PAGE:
Extractive Distillation of an Azeotropic Mixture of Isopropyl Alcohol and Water: Effect of Entrainer Feed Temperature
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Extractive distillation is one of several methods that can be used to separate an azeotropic mixture. In extractive distillation a third component, called an entrainer, is added to the mixture to break the azeotrope. This Demonstration examines the effect of entrainer temperature on the efficiency of separation [1,3].[more]
The feed to the extractive distillation column is an equimolar mixture of isopropyl alcohol (IPA) and water using dimethyl sulfoxide (DMSO) as an entrainer. The column has 41 equilibrium stages, a partial reboiler, and a total condenser. The feed locations for the entrainer and -water mixture are stages 7 and 35, respectively. (Stages are counted from the top of the column.) The DMSO feed flow is 1708.33 kmol/hr, and the azeotropic mixture (IPA and water) feed flow rate is 1666.67 kmol/hr. For a well-posed problem, we set the distillate flow rate equal to 832.50 kmol/hr and set the reflux stream flow rate to 527.81 kmol/hr. You can vary the temperature of the entrainer.
The Demonstration computes the composition and temperature profiles inside the extractive distillation column. In the composition profile plots, the orange, brown, and green curves correspond to the compositions of IPA, DMSO, and water, respectively. You can easily see that the highest concentration of IPA (almost 100 mole %) is obtained for low entrainer feed temperatures. As the entrainer temperature is increased, the separation becomes less efficient, and the purity of IPA leaving the top of the column decreases.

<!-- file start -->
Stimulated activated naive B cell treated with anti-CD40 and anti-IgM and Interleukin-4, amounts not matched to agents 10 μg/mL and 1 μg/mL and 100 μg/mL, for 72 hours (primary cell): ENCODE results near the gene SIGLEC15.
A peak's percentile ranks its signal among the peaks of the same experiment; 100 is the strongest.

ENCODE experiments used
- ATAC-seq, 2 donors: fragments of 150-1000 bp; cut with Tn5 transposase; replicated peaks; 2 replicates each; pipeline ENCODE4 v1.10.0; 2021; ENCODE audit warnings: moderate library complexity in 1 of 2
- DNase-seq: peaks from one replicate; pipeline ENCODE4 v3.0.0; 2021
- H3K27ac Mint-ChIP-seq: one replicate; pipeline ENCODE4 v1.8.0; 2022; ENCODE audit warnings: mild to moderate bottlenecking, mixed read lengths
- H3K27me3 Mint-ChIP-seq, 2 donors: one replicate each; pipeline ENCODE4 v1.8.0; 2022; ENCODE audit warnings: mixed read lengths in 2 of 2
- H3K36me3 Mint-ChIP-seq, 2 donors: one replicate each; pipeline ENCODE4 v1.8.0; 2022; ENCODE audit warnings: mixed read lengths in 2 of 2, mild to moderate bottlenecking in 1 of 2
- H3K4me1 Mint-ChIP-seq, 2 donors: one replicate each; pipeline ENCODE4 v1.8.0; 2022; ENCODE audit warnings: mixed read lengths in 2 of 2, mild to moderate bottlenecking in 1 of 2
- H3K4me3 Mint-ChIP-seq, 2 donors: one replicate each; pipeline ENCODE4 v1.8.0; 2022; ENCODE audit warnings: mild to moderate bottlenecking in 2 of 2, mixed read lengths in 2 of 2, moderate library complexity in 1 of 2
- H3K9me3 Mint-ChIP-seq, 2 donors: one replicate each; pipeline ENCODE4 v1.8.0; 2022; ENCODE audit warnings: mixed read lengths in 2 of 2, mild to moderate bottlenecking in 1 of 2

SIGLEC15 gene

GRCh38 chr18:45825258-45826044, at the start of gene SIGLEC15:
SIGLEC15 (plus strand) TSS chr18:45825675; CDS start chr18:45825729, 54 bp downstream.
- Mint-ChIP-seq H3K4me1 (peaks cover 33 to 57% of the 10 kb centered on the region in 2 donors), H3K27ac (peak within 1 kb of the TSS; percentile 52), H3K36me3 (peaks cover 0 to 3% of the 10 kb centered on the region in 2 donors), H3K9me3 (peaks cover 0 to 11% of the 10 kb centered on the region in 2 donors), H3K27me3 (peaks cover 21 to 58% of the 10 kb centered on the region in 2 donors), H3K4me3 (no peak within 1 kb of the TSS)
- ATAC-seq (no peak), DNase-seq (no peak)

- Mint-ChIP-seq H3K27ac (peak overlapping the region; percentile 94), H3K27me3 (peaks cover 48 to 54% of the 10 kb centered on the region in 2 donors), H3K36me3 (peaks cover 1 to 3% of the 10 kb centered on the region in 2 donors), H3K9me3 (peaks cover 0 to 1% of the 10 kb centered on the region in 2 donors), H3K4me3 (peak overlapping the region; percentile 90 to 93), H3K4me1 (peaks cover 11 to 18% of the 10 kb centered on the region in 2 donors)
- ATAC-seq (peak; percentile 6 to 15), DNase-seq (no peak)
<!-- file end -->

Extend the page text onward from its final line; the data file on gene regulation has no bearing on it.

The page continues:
The various functions of the extractive column can be described as follows: in the rectifying section of the column (above the entrainer feed location) the IPA mixture is purified (little if any water or DMSO is present), while in the stripping section of the column (below the azeotropic mixture feed location) IPA is stripped from the mixture. In the section of the column between the two feeds (also called the extractive section), a high DMSO composition is present. These features are evident on the composition plots.
The bottom product of the extractive distillation column is DMSO and water. DMSO is separated from water in a solvent recovery column (not shown), cooled, and then recycled back to the extractive distillation column.[less]
Contributed by: Housam Binous, Naim Faqir, Adamu Sagir, and Brian G. Higgins (November 2012)
Open content licensed under CC BY-NC-SA
Expressions for pure component vapor and liquid enthalpies were adapted from Aspen HYSYS.
The mixture is assumed to obey the modified Raoult's law and activity coefficients are predicted using the Wilson model .
 M. F. Doherty and M. F. Malone, Conceptual Design of Distillation Systems, Boston: McGraw-Hill, 2001.
 E. J. Henley and J. D. Seader, Equilibrium-Stage Separation Operations in Chemical Engineering, New York: Wiley, 1981.
 W. L. Luyben and I.-L. Chien, Design and Control of Distillation Systems for Separating Azeotropes, Hoboken, NJ: Wiley, 2010.
 G. M. Wilson, "Vapor-Liquid Equilibrium XI: A New Expression for the Excess Free Energy of Mixing," Journal of the American Chemical Society, 86(2), 1964 pp. 127–130.